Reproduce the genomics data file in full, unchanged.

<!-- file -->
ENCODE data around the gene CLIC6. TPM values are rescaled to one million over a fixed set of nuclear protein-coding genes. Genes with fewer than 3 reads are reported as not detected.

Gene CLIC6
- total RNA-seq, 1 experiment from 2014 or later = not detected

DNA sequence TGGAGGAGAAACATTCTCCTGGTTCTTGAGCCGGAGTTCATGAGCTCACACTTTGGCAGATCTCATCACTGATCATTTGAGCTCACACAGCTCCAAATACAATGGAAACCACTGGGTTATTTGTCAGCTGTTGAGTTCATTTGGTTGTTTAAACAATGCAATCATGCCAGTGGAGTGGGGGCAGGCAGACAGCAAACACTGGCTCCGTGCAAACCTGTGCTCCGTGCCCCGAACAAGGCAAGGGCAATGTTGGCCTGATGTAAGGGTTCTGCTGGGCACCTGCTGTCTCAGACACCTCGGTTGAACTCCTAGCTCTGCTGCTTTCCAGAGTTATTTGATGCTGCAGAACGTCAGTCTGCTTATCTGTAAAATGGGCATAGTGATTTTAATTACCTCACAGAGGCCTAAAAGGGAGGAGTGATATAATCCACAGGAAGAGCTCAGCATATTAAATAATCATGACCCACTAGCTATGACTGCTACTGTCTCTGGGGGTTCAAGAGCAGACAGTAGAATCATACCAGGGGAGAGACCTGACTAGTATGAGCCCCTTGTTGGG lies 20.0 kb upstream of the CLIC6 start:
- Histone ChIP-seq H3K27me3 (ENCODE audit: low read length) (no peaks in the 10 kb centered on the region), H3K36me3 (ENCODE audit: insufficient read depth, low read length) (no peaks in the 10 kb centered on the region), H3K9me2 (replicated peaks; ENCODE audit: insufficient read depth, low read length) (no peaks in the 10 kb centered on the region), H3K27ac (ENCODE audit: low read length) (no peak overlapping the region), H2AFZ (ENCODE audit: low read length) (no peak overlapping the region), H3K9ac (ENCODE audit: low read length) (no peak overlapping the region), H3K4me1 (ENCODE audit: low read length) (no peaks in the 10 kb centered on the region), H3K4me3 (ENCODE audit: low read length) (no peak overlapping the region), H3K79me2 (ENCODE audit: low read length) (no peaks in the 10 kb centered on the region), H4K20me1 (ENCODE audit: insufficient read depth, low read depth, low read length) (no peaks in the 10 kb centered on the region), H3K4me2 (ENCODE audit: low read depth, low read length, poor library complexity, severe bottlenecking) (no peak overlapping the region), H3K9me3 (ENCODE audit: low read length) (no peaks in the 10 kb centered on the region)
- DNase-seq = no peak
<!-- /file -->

ENCODE data around the gene CLIC6. TPM values are rescaled to one million over a fixed set of nuclear protein-coding genes. Genes with fewer than 3 reads are reported as not detected.

Gene CLIC6
- total RNA-seq, 1 experiment from 2014 or later = not detected

DNA sequence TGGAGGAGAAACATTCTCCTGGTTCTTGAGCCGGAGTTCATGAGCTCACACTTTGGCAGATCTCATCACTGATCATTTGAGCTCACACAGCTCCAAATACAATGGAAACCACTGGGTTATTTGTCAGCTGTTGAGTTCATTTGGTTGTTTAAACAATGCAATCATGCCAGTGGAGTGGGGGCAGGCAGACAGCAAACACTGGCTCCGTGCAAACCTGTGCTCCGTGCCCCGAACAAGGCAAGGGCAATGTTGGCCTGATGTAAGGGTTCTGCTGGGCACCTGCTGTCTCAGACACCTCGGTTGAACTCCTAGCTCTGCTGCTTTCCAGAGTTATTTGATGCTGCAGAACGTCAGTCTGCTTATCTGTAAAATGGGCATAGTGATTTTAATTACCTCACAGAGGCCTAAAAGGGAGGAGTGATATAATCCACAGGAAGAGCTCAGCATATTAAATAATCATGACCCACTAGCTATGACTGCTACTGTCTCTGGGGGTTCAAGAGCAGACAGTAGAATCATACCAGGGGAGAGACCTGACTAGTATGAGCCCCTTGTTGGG lies 20.0 kb upstream of the CLIC6 start:
- Histone ChIP-seq H3K27me3 (ENCODE audit: low read length) (no peaks in the 10 kb centered on the region), H3K36me3 (ENCODE audit: insufficient read depth, low read length) (no peaks in the 10 kb centered on the region), H3K9me2 (replicated peaks; ENCODE audit: insufficient read depth, low read length) (no peaks in the 10 kb centered on the region), H3K27ac (ENCODE audit: low read length) (no peak overlapping the region), H2AFZ (ENCODE audit: low read length) (no peak overlapping the region), H3K9ac (ENCODE audit: low read length) (no peak overlapping the region), H3K4me1 (ENCODE audit: low read length) (no peaks in the 10 kb centered on the region), H3K4me3 (ENCODE audit: low read length) (no peak overlapping the region), H3K79me2 (ENCODE audit: low read length) (no peaks in the 10 kb centered on the region), H4K20me1 (ENCODE audit: insufficient read depth, low read depth, low read length) (no peaks in the 10 kb centered on the region), H3K4me2 (ENCODE audit: low read depth, low read length, poor library complexity, severe bottlenecking) (no peak overlapping the region), H3K9me3 (ENCODE audit: low read length) (no peaks in the 10 kb centered on the region)
- DNase-seq = no peak